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Cinnamon Christmas decorations

While I’m waiting until it’s December before doing any Christmas food posts, I figured those of you who like doing Christmas-y crafts might want to get started. Every year I have a list of craft projects I intend to do, but my list tends to get more and more impressive while I manage to make very little! And Pinterest just makes this worse. But, I was spurred on to make these decorations from Martha Stewart, thinking that Nicholas would have fun helping me. And he did.

Making them is just like making a cookie dough and cutting out your shapes, but this dough isn’t edible. Thankfully Nicholas didn’t try to put too many pieces in his mouth, probably because he was having so much fun sprinkling cinnamon everywhere (and I do mean everywhere). He kept calling the shapes we pressed out ‘biscuits’ and almost every time he goes into the living room where I’ve strung some of them above our fireplace, he points and says either ‘yum’ or ‘biscuit’. Well they do look like yummy gingerbread and smell divine.

When you’re rolling out the dough, be generous with extra sprinklings of cinnamon to avoid the dough sticking to your work bench or rolling pin. Use it just as you’d use extra flour when rolling out cookie dough.

You can dry your decorations in a slow oven or let them dry on their own. I let them dry naturally overnight (let them have at least 24 hours). The thicker shapes dried better without having to use anything to weigh them down to keep them flat, while the ones we rolled out thinner curled up easily. Rolling out your dough to about 5mm thick seems to work well.

While Martha Stewart made intricately decorated birds using cardboard templates and glitter, we stuck to a few Christmas-shaped cookie cutters and I decorated them simply (in a way I think kids would enjoy doing themselves without too much mess). I tried using a silver pen, drawing little stars (the bottom left star in the photo above), but preferred using 3D fabric paint as it was thicker and therefore easier to apply to the leather-like surface. You could also use glitter pens, or lightly paint the surface with glue and dip in glitter.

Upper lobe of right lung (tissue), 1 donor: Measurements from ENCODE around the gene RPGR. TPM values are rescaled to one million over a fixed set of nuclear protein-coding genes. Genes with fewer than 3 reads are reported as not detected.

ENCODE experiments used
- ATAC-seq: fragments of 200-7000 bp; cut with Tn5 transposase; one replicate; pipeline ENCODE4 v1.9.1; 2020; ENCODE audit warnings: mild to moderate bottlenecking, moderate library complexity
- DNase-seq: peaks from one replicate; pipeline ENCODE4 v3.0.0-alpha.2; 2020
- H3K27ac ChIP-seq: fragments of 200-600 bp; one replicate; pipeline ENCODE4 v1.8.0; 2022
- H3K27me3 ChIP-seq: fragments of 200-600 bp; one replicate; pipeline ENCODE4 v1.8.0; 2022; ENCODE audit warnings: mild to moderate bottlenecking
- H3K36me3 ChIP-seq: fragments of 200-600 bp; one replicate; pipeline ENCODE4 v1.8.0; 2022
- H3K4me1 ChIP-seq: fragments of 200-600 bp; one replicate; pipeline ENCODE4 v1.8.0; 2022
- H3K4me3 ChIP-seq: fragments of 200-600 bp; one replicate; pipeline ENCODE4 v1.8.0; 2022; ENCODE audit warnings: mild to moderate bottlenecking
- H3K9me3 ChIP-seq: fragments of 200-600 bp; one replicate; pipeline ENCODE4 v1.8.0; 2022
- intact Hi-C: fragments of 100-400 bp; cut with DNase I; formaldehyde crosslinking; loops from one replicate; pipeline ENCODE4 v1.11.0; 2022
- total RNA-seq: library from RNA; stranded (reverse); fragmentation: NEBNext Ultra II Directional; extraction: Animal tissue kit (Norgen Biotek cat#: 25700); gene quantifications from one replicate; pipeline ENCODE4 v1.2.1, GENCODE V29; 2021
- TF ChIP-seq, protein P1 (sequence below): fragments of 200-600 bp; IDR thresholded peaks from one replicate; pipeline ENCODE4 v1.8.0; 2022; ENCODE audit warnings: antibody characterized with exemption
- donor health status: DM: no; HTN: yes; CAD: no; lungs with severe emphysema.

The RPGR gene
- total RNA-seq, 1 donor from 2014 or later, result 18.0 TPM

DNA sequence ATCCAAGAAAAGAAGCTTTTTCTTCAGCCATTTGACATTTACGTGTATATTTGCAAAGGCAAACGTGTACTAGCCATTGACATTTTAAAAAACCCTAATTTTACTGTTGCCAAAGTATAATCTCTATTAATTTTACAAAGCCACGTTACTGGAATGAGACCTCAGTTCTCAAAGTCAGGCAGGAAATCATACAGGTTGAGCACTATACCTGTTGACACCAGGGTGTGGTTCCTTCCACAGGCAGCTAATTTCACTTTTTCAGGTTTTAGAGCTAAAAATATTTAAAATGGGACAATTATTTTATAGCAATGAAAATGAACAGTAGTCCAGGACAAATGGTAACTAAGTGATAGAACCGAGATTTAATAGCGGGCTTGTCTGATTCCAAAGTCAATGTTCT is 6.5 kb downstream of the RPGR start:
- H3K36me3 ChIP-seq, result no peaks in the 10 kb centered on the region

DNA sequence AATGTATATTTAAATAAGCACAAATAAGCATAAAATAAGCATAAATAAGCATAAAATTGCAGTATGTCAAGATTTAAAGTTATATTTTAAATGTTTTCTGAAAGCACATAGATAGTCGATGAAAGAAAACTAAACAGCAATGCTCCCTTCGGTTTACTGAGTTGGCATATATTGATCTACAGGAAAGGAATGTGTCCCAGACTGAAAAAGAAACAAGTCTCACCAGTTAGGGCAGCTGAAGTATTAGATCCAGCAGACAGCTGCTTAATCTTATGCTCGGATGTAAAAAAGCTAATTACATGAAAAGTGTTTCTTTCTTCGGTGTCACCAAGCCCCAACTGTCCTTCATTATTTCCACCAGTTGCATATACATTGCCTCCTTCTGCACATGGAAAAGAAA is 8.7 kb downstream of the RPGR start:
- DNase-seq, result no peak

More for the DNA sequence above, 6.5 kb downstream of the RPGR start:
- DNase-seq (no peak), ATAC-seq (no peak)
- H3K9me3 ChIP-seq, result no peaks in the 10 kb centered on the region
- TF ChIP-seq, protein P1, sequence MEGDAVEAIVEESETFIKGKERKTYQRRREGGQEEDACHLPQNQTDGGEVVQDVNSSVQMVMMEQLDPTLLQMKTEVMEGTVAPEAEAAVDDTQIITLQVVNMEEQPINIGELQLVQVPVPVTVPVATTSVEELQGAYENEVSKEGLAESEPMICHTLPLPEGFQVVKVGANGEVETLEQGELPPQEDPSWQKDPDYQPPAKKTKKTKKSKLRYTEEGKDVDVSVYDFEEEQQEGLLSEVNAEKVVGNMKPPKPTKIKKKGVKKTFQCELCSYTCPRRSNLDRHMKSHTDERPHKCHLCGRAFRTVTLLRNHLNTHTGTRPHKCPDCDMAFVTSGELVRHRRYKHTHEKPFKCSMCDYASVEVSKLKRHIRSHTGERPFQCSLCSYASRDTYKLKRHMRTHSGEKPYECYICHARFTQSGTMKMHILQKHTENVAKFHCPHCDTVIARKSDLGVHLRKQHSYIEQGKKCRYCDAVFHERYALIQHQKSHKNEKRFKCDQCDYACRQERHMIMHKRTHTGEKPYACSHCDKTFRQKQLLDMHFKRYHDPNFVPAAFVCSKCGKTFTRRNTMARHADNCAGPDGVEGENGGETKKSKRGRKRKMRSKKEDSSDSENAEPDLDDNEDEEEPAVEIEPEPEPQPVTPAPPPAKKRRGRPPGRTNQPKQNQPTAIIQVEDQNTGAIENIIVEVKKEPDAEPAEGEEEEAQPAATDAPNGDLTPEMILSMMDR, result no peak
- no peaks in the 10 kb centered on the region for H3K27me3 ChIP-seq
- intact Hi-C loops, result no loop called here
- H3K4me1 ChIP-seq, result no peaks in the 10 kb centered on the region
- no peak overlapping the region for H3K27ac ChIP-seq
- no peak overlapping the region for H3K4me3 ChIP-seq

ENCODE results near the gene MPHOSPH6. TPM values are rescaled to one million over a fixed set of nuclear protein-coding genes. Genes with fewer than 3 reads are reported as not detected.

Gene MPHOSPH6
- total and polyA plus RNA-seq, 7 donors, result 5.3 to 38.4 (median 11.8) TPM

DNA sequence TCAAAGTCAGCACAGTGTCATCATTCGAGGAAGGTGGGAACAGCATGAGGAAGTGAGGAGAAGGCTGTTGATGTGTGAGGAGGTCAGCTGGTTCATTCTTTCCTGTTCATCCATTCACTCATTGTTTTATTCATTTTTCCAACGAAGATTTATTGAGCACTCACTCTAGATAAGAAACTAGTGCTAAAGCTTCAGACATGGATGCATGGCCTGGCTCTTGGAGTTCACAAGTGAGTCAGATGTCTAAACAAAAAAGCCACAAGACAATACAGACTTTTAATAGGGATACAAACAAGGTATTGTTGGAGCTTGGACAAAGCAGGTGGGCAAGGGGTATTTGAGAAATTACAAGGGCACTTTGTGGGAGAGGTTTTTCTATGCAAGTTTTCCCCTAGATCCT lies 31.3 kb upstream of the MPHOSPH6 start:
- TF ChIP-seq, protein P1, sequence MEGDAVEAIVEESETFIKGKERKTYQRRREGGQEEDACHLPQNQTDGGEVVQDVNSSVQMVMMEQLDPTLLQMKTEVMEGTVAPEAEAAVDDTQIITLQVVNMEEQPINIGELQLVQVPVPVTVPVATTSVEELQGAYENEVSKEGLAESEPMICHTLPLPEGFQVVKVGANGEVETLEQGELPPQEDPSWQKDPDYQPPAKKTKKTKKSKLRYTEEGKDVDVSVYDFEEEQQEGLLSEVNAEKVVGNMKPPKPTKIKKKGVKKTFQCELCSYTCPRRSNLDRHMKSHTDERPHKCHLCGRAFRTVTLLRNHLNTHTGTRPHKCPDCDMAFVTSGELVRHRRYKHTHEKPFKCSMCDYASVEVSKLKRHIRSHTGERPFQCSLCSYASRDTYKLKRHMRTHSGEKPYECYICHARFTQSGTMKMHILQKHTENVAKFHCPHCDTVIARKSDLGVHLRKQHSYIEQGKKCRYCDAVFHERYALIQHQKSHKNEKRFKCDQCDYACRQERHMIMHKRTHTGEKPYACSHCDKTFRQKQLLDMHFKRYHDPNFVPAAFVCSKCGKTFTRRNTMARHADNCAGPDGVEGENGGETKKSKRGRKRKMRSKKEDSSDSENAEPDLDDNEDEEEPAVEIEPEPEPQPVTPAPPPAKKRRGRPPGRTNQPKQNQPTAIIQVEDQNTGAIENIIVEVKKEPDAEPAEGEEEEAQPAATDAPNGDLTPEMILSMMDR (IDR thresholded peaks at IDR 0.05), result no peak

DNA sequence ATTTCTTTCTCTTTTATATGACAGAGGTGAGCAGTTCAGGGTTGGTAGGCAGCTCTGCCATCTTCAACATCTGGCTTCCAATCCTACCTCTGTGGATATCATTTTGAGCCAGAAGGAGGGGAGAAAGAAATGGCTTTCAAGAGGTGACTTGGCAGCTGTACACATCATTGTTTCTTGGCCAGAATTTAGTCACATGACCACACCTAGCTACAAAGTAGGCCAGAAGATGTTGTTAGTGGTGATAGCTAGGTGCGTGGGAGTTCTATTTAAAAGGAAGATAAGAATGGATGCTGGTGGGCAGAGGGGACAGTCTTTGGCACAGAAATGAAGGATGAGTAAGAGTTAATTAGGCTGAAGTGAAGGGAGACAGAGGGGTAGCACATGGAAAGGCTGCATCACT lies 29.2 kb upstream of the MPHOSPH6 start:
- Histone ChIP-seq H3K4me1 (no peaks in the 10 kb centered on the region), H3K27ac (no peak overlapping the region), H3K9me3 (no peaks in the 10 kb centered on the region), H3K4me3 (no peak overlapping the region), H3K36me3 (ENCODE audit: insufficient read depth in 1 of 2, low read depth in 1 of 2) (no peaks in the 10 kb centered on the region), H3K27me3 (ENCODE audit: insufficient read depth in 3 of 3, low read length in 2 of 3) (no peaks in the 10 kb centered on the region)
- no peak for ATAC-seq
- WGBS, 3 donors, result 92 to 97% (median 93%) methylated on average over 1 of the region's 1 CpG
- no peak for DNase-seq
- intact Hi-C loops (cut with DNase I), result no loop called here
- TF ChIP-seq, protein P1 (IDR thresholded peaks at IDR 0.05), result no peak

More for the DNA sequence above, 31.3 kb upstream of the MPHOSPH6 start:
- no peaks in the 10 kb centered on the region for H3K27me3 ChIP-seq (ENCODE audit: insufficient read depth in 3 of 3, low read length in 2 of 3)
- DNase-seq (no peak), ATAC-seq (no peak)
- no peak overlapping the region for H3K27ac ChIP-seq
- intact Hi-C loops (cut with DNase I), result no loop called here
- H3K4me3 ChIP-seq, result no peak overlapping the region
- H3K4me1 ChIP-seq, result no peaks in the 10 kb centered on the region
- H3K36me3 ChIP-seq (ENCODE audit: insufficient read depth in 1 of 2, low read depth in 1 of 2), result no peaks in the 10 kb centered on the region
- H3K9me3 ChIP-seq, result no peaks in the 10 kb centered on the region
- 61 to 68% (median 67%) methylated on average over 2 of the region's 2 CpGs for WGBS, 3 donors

I’m sure you can think of other ways of using these decorations rather than just hanging them from your Christmas tree or stringing them into garlands. Why not turn them into gift tags or make place settings?

The original recipe uses applesauce to make the dough pliable. I couldn’t be bothered defrosting a bag of homemade applesauce, so I used a tub of apple and strawberry baby puree I had in the cupboard. It did the job.

Who knows whether these decorations will make it to next Christmas, but then it’s such a nice activity I think it could become a tradition making more every year to decorate the house.

CINNAMON CHRISTMAS DECORATIONS

Makes about 16 cookie-sized decorations

1 cup (100g) ground cinnamon, plus extra for rolling out dough
1/4 cup applesauce or apple puree
1/2 cup craft glue

In a medium-sized bowl, mix the cinnamon and applesauce with a rubber spatula until combined.

Add the glue and stir until you can bring the dough together into a ball. Knead it a little and then leave to rest for an hour.

Sprinkle your work surface with the extra cinnamon and dust your rolling pin. Cut off about a third of the dough and roll it flat until it’s about 5mm thick. If at any time the dough becomes too dry, spray with a little water.

Cut out your shapes with cookie cutters or cut around templates. Repeat with the remaining dough.

Use a straw to poke a hole in each shape for hanging (or use a skewer if your shapes are small).

Dry your ornaments on a wire rack lined with paper towel for approximately 24 hours (turning them every 6 hours or so if you can, to keep them flat). Otherwise you can dry them in the oven on a baking paper-lined tray for 2 hours at 95C turning them halfway through.

Once completely dry, decorate as you wish or leave them plain.

After Christmas, store them in a cool dry space, wrapped individually in tissue paper.

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